We can't worry about the wider picture though we obviously need to be aware of it. We can only concentrate on our small part of it. It is so important to get everything in place NOW so that we are prepared and ready to act when the decline comes. If in the meantime we can buy up trackbed, stations etc, and operate some sections of the route then all the better. What we are doing is so incredibly important, it's impossible to overstress our case.
There will be big news about the S&D over the next few months with the purchase and restoration of Midford, hopefully the restoration of Spetisbury, the launch of our new glossy Right Lines and a big media push. As always I'd like anyone who would like to take a more active role in what we're doing to contact me at firstname.lastname@example.org
Wednesday, July 21, 2010
GLR Steam Show 2010
The weekend of the 24 & 25 July, the Gartell Railway will be holding their Steam and Vintage Show. Open from 10.00 both days. Steam traction on the rail & road. Stationary engines, tractors, cars, motor bikes, commercials, displays including model boats on the lake, crafts, licenced bar, hot and cold food from the Pines Buffet, train service on the Gartell Light Railway both days. Come and relax by the lake and watch the boats and trains pass you by. Hope to see you there. Free car park. Admission by train ticket (on the gate)
Please pass this on to everyone who is within 50 miles of Templecombe - thanks!!
Tuesday, July 20, 2010
Take a look at the picture above. It's a very nice atmosphere shot of the Wisbech and Upwell Tramway, in Wisbech. This is from the book 'The Wisbech and Upwell Tramway' by Chris Hawkins and George Reeve, published in 1982.
1982 was close to rail's lowest ebb in the UK. Even many rail enthusiasts fell for the con, others simply loved the 'romance' of closed lines and really believed that once closed a line would stay closed forever - regardless of the future of roads!
The interesting part of the above picture is the caption. Not sure if you can view it clearly in your browser, but the last line of text reads - Rails in the street are now largely unknown in this country and their like will never be seen again.
Hmmm. Just a few years later rails started appearing in the streets of Manchester, Sheffield, Wolverhampton, Nottingham and Croydon. And in a few months time not only will the streets of Porthmadog contain rails, but will see regular, daily STEAM trains running down 'em.
So when someone tells you 'The S&D will never reopen' remember the absolute certainty of the Wisbech and Upwell statement above. Not only will rails in the street become commonplace throughout the UK, of all guages, but many industrial concerns will run street lines connecting the factory to the network, most towns above 100,000 population will have street-based tramways, smaller towns and villages will have ultra-light rail, interurban street and roadside tracks will litter the countryside and the street railway will become more common than it ever was.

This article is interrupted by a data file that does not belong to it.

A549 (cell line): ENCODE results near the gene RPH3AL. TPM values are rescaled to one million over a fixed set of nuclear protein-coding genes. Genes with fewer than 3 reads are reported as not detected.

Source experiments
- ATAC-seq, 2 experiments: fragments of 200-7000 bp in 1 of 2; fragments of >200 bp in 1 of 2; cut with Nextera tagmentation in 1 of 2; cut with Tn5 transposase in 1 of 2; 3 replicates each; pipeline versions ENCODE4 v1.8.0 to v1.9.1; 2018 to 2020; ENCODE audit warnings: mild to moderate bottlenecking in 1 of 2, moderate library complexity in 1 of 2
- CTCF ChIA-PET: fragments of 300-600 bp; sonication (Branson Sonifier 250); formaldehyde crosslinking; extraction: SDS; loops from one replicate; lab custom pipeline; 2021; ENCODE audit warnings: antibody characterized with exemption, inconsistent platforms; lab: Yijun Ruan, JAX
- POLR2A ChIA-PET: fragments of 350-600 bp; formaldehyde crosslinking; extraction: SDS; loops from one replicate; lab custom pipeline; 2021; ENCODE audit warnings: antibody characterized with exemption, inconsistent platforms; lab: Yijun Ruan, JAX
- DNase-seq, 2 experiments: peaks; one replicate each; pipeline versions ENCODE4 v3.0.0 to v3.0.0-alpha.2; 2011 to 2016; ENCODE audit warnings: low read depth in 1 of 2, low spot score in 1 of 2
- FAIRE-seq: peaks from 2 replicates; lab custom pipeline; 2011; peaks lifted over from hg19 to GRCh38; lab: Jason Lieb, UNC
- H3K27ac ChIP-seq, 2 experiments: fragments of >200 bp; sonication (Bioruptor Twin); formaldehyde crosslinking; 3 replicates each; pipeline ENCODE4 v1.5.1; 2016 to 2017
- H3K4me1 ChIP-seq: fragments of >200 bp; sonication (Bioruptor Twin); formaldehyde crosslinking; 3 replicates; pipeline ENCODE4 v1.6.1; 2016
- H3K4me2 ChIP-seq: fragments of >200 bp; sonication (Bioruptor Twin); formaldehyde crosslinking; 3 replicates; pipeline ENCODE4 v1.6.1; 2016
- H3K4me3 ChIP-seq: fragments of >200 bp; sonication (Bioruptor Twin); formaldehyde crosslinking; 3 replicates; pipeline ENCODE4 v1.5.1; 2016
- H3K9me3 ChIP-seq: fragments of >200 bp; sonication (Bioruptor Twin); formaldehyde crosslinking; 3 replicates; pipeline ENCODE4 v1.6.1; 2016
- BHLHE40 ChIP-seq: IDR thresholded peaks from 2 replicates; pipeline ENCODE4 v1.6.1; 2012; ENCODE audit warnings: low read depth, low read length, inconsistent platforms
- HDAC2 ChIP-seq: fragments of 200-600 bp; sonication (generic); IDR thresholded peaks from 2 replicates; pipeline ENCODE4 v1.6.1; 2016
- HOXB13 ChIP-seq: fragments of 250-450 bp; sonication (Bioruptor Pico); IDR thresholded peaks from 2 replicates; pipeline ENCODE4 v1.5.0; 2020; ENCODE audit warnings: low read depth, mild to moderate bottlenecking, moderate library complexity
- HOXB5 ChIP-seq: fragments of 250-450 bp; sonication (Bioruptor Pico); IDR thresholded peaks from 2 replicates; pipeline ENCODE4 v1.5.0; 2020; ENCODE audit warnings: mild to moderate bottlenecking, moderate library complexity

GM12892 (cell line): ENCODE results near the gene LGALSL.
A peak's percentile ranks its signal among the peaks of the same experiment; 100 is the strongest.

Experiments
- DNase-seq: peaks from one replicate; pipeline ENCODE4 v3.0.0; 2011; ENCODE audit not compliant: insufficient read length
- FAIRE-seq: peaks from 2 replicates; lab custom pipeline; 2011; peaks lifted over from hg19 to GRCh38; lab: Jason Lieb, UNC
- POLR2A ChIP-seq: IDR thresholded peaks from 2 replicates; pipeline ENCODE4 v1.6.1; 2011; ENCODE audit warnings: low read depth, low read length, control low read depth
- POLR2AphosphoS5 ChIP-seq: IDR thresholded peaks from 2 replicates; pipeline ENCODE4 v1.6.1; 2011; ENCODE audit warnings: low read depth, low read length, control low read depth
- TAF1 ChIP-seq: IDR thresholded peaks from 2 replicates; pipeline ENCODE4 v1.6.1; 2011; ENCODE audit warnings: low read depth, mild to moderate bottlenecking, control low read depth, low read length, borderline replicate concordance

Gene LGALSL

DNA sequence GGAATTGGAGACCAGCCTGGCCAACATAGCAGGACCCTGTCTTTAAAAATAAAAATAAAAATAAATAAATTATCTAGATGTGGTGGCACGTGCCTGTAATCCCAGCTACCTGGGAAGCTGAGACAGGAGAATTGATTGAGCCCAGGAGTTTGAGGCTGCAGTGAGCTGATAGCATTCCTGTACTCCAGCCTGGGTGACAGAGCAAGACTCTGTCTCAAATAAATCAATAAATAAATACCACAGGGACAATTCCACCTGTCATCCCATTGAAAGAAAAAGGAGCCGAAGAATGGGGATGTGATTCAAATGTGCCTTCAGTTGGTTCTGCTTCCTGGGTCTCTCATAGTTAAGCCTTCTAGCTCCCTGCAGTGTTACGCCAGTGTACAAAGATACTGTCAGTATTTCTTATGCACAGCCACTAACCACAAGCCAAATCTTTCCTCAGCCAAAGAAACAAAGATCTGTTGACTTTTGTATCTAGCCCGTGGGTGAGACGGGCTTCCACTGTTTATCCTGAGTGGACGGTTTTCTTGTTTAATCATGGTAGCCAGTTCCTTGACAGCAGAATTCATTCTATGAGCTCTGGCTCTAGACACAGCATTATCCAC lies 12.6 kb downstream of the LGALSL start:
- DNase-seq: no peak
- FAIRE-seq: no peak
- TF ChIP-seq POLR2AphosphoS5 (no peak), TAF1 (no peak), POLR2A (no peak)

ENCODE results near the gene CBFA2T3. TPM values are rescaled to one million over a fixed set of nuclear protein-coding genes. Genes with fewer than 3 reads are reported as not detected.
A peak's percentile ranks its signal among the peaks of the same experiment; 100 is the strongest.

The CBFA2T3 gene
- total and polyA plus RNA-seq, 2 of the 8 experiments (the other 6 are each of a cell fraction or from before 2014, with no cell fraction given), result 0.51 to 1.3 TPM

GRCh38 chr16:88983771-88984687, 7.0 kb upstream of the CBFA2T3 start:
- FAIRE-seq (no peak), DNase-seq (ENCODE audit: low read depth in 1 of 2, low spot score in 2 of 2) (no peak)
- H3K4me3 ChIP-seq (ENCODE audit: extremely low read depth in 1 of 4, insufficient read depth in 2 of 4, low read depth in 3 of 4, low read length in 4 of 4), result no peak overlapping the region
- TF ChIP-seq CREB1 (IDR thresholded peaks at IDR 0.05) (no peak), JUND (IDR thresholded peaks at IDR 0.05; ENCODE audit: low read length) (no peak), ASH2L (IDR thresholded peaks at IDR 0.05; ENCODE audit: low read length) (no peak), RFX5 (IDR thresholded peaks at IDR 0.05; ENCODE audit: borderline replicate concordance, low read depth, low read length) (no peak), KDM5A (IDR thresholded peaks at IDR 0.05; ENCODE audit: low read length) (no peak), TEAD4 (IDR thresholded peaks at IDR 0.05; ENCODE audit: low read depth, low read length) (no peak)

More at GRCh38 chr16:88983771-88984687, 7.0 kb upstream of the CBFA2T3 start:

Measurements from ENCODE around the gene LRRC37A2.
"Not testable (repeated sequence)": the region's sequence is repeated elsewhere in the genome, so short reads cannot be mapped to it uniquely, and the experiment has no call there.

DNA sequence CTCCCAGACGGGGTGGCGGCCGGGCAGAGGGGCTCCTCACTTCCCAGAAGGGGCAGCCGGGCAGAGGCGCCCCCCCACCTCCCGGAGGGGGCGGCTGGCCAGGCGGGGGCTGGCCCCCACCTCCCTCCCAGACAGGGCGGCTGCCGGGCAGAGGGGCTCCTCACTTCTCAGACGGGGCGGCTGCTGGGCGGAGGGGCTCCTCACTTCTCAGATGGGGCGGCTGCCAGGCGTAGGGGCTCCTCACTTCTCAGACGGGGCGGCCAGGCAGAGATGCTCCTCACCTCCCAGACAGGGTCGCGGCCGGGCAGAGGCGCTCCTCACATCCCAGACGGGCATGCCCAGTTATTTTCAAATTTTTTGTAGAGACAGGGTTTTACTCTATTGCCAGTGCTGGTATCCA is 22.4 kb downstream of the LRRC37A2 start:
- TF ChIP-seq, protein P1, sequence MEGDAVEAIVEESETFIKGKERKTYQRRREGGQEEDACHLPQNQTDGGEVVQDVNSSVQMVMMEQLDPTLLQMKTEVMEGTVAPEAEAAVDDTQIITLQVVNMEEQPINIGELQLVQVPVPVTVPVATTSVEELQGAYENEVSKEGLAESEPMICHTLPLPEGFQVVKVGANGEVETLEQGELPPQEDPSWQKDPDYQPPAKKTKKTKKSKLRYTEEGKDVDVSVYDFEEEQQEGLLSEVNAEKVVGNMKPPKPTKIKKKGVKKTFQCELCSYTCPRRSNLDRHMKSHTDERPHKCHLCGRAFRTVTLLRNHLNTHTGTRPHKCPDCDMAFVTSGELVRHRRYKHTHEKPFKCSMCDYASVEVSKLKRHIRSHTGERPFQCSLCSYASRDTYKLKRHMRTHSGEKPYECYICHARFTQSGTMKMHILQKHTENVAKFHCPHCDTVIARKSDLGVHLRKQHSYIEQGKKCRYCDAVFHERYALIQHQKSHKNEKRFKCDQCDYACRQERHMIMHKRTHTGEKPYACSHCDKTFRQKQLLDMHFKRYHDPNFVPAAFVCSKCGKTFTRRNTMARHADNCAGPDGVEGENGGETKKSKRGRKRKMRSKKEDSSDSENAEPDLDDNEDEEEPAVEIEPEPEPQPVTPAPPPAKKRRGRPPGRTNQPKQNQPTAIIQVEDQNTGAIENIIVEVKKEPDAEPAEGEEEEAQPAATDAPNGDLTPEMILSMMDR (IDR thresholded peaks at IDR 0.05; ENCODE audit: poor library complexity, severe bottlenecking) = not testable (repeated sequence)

And, of course, the S&D will not only be fully restored but will probably have a dozen of more street-running tramways and light railways connecting to it, not to mention the industrial lines!
I even think the Wisbech and Upwell tramway will be restored!
Wednesday, July 07, 2010
With Midford now under our ownership we are looking for a special person who can oversee the reconstruction of the station and signalbox, a Midford Station Project Manager. You'll get the full physical and financial support of the New S&D and we'll be launching an appeal shortly to raise ringfenced capital to rebuild. We'll also be starting work parties soon.
You need two main qualifications for the job -
membership of the New S&D
masses of enthusiasm
Obviously building skills are useful, but enthusiasm is more important as there will doubtless be people with the skills available.
This is a fantastic opportunity to get in at the ground floor of the most exciting rail restoration project in the world. It's an unpaid voluntary position which shouldn't need more than a few hours attention each week. It is a board level position within the New S&D, and you'd be offered a directorship of Wessex Links Ltd if interested.
Please email me at email@example.com if interested.
Saturday, July 03, 2010
Bratislava's latest metre gauge trams - though 90% of the fleet seem to be at least 20 years old.
Communist-era bus station.
The hydrofoil from Bratislava docks at Vienna.
The most elegant way of getting round Vienna!
Well and truly back from our visit to Bratislava in Slovakia. An absolute gem of a city and recommended to you all! It's so compact that you just need a pair of feet to get around.
But Bratislava has a superb public transport system, which we did dip in to. The backbone is, of course, the impressive tramway system. It reaches most parts of the city on the north bank of the Danube, with the longer lines almost taking on an interurban nature. Very fast, cheap and amazingly busy. There are also trolleybuses, a form of transport which surely will make a huge comeback in the UK on routes that are not quite busy enough for trams. And those old dinosaurs, buses, although the newer buses aren't bad at all.
Bratislava is only 64km from Vienna and will soon be reconnected by tram - there is only a 7km gap on the interurban from Vienna and the southern Bratislava suburb of Petržalka, which will soon have it's own high speed tramway into the city. But for now there's the fantastic Twin Cities Liner hydrofoil which links the two cities in just 75 minutes via a very scenic and fascinating trip up the Danube.
Vienna of course is home to the world's second largest tramway network. But the only transport we used in Vienna was the fiacre - the famous horse-drawn carriage. This was a great experience and could quite well become a model for future road based transport, as the carriage was very well appointed!